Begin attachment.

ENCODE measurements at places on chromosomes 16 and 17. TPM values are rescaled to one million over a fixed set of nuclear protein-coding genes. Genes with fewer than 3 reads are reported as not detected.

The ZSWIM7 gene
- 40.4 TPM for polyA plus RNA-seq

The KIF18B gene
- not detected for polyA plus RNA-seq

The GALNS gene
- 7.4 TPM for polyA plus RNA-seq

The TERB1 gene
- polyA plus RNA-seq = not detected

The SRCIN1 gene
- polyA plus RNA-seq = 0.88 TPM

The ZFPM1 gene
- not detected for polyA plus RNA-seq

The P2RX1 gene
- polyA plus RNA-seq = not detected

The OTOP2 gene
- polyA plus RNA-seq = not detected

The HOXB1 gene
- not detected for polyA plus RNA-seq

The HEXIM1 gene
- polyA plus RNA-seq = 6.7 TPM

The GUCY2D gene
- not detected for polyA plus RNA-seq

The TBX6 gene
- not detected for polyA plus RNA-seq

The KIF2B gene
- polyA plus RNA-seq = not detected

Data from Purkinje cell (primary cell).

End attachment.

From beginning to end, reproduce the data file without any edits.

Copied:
ENCODE measurements at places on chromosomes 16 and 17. TPM values are rescaled to one million over a fixed set of nuclear protein-coding genes. Genes with fewer than 3 reads are reported as not detected.

The ZSWIM7 gene
- 40.4 TPM for polyA plus RNA-seq

The KIF18B gene
- not detected for polyA plus RNA-seq

The GALNS gene
- 7.4 TPM for polyA plus RNA-seq

The TERB1 gene
- polyA plus RNA-seq = not detected

The SRCIN1 gene
- polyA plus RNA-seq = 0.88 TPM

The ZFPM1 gene
- not detected for polyA plus RNA-seq

The P2RX1 gene
- polyA plus RNA-seq = not detected

The OTOP2 gene
- polyA plus RNA-seq = not detected

The HOXB1 gene
- not detected for polyA plus RNA-seq

The HEXIM1 gene
- polyA plus RNA-seq = 6.7 TPM

The GUCY2D gene
- not detected for polyA plus RNA-seq

The TBX6 gene
- not detected for polyA plus RNA-seq

The KIF2B gene
- polyA plus RNA-seq = not detected

Data from Purkinje cell (primary cell).